Guard Nelly Owusu missed the first five games of the season following her shoulder injury in the preseason, and Stingers leading scorer Myriam Leclerc missed the last three games and most of the game against Laval on the eighth of February when she hurt her knee.

Things were so bad that the Stingers played their home opener against Université du Québec à Montréal with only eight players on the team sheet and just seven seeing minutes on the floor.

“You look at our players out there and you can see they’re just gassed. They’re tired but they’re still fighting […] I’m not going to guarantee anything, but I think depth, real depth makes a difference,” said Gittens.

A lack of personnel also meant the Stingers were not always able to execute all aspects of their game plan effectively, particularly on defense.

Owusu’s absence at the beginning of the season was felt upon her return. The sophomore was second in total steals for the Stingers, after Leclerc.

Stingers women’s basketball will look to work their way back to championship form next fall.

Owusu and Leclerc are both bigger guards who can disrupt passing lanes and allow the Stingers to switch effectively between positions on the defensive end. The former is also the team’s defensive anchor, as she communicates with her teammates and is capable of changing the course of a game with her defense alone.

Missing players like this meant the Stingers were often unable to switch properly and that part of their game plan was often rendered void.

When all players are healthy and able to properly rest, the Stingers can play more of the suffocating defence they have shown flashes of since Owusu’s return.

The Stingers brought back most of their nationals run backcourt, but there was not the same continuity in the frontcourt, which had an almost entirely new rotation. Forwards Nikita Telesford and Shanice Neita took up most of the minutes with fellow newcomer Tchida out.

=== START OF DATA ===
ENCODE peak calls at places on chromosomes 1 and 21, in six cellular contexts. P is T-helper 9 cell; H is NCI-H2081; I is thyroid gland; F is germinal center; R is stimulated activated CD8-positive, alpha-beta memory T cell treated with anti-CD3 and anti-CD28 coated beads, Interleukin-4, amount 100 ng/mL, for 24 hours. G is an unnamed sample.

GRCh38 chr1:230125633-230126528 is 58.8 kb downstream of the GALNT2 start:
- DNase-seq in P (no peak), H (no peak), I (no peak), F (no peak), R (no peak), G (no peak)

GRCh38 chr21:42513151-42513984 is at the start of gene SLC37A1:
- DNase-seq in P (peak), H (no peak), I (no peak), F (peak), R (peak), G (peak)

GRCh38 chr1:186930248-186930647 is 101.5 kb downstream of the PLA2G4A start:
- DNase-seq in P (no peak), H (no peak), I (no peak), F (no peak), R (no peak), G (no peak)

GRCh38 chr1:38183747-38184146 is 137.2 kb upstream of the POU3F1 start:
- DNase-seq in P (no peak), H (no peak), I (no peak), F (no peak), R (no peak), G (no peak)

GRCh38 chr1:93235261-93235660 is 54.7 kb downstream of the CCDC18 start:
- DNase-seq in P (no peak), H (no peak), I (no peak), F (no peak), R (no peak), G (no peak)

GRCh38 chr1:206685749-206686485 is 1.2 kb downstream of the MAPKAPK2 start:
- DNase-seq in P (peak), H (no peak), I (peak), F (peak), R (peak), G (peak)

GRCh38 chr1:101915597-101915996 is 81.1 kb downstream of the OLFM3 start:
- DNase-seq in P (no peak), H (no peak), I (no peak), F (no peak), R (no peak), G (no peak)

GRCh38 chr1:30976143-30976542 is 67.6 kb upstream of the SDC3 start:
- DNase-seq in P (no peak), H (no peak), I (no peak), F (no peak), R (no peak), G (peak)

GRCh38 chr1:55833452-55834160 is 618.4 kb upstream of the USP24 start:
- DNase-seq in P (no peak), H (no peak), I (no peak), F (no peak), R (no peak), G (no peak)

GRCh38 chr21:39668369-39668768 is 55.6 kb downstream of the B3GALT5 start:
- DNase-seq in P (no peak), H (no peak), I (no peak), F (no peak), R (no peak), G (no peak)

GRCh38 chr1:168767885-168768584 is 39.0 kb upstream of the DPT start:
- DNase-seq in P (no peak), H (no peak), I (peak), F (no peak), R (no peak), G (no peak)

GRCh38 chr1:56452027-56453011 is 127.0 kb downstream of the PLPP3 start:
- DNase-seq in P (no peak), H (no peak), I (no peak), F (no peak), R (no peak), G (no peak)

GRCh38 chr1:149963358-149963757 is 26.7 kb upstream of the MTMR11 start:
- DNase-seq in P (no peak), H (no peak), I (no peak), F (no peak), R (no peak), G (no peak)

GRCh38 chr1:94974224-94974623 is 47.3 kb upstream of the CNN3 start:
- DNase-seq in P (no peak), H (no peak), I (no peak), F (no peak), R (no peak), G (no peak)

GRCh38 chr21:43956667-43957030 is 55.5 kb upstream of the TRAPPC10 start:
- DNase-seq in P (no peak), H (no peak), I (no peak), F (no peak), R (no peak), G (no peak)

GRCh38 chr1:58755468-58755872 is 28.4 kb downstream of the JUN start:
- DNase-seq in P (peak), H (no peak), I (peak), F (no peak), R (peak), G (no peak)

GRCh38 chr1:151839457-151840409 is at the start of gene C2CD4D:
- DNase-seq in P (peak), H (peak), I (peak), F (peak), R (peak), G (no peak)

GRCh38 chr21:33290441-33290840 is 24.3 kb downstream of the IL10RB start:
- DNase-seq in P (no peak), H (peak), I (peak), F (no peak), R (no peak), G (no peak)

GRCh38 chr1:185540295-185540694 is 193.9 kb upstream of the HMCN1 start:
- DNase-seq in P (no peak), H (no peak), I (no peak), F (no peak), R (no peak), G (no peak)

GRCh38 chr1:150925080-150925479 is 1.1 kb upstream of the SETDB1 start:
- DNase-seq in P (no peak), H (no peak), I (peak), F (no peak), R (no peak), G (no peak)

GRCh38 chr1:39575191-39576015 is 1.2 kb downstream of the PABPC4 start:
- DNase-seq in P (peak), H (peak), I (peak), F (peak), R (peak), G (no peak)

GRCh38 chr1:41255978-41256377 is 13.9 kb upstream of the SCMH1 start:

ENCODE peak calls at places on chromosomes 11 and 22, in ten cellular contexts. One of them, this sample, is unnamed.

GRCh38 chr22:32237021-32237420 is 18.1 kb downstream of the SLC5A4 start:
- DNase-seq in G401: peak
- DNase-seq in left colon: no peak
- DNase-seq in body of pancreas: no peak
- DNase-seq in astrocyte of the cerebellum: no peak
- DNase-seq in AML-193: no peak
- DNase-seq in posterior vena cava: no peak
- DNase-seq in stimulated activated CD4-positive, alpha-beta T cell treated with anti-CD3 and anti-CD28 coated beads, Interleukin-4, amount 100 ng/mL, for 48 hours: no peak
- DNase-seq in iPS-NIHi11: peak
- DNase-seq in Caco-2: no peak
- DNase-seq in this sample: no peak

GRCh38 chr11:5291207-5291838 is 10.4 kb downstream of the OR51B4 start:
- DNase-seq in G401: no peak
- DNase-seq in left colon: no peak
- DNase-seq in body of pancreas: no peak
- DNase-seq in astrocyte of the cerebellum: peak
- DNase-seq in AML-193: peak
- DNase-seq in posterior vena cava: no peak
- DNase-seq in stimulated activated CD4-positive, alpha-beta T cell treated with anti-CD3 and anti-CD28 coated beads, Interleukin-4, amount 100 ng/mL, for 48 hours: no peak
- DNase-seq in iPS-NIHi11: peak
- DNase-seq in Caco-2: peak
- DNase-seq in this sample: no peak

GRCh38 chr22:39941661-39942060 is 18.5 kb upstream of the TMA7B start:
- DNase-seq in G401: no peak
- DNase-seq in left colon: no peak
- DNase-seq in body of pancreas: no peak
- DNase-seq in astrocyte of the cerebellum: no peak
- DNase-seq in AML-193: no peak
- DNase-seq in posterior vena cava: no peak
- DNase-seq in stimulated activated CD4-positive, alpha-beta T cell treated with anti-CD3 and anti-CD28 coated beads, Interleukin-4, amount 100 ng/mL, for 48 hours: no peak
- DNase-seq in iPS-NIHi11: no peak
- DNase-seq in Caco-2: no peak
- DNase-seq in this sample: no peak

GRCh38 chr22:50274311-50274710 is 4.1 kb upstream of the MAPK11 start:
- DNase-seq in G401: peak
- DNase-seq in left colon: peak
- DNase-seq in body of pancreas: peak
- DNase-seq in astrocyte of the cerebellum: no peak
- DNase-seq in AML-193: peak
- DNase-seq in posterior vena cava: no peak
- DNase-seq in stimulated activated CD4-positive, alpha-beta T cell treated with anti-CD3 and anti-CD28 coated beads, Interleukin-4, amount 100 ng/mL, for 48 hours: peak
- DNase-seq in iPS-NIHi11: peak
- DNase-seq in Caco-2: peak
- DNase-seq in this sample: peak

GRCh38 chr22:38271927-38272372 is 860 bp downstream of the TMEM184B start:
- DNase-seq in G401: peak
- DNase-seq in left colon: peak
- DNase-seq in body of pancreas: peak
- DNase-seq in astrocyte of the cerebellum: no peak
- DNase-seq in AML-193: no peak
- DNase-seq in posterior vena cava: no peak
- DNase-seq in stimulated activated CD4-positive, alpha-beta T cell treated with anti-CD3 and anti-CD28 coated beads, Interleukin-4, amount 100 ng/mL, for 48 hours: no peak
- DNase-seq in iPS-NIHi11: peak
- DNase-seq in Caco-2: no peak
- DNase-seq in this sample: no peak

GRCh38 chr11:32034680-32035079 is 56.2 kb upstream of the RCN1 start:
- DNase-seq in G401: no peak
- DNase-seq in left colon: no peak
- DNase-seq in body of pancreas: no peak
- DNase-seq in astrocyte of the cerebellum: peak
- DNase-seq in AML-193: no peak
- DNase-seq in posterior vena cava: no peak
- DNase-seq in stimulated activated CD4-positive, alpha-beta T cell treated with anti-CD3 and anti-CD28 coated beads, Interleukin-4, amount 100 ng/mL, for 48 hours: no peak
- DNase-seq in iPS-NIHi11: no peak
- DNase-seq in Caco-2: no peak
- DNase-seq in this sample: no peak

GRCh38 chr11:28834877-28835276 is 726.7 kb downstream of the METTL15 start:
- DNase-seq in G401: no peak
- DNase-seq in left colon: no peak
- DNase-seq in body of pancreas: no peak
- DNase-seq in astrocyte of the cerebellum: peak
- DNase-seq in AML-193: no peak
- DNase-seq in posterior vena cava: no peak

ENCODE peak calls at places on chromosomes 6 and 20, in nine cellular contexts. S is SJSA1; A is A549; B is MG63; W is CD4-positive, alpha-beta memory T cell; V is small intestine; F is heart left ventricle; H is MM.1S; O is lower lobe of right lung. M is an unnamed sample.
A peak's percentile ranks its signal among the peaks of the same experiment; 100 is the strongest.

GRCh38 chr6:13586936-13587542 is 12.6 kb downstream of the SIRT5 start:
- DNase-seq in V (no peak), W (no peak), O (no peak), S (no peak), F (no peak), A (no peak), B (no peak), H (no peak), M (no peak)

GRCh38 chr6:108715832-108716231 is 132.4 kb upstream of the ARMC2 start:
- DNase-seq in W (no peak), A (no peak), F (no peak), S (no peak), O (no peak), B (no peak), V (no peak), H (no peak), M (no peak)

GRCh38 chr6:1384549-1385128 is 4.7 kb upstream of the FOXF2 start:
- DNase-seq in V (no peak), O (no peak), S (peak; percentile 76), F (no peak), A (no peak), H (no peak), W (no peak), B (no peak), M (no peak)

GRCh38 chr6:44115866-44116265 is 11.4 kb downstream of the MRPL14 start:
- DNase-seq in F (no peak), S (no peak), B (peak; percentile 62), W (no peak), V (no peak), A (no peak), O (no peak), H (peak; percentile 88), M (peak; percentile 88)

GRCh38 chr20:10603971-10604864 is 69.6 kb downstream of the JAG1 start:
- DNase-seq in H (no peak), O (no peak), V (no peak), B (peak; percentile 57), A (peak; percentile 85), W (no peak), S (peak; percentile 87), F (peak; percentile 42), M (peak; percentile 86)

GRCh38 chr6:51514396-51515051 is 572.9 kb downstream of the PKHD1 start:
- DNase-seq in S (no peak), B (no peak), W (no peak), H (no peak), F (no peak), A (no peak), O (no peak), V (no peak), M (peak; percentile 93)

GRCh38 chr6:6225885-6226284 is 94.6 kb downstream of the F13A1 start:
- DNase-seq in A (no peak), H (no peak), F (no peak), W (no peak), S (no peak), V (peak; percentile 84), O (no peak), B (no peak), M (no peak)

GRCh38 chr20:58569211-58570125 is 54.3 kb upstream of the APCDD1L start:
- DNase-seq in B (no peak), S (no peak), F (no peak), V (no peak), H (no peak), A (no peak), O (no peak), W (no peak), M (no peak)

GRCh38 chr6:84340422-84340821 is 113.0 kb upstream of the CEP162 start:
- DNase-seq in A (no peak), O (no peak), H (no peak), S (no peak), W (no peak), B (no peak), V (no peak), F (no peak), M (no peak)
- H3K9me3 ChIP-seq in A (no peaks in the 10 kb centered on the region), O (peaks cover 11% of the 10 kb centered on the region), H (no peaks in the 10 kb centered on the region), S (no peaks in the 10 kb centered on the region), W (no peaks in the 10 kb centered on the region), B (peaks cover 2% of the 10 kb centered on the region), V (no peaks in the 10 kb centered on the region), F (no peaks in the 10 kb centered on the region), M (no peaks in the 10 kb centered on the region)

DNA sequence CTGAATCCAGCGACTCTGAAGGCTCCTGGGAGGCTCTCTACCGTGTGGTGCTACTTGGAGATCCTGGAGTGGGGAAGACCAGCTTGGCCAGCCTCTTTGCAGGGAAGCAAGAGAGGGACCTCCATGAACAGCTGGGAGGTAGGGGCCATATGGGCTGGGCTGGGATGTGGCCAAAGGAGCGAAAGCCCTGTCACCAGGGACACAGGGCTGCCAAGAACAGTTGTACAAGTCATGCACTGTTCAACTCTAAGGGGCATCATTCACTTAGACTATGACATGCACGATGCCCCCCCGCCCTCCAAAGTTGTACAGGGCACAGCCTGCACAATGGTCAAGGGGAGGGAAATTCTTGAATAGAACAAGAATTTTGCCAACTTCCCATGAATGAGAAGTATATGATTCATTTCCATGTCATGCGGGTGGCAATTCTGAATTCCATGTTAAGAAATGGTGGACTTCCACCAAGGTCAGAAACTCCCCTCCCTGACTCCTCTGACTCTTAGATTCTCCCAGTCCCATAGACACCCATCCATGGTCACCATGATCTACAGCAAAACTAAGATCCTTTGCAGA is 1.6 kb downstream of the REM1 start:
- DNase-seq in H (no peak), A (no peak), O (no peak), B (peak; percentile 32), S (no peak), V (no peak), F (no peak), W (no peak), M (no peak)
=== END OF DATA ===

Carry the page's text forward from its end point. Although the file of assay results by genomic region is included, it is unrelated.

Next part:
Both new players had experience south of the border, but were slow to gel into the team early on, particularly with different sets of rules in the National Collegiate Athletics Association game compared to USports and with multiple players injured.

This is something head coach Tenicha Gittens hopes to nip in the bud next season.

“[We will be] building on our chemistry and doing it early, bringing in our rookies early and getting them acclimated to how we do things and buying into our culture” said Gittens.

While she declined to share names, Gittens was clear on the type of player she was looking for in recruitment.

“I need defenders, I need bangers, I need rebounders, I need girls that can go out and get us a bucket and that’s what I’m bringing in” said Gittens.

The Stingers have a core of very good players, but this season those players were not in an ideal position to succeed. Gittens hopes smart recruiting and better luck with health can help her team get back where they need to be.

“Success doesn’t happen overnight. I think it’s one thing that I’ve proven is we put a championship level team on the floor, and this is one bump in the road,” said Gittens. “I have no doubt that if we were full go, full strength, with the players that were supposed to be here that we would be competing for another championship.”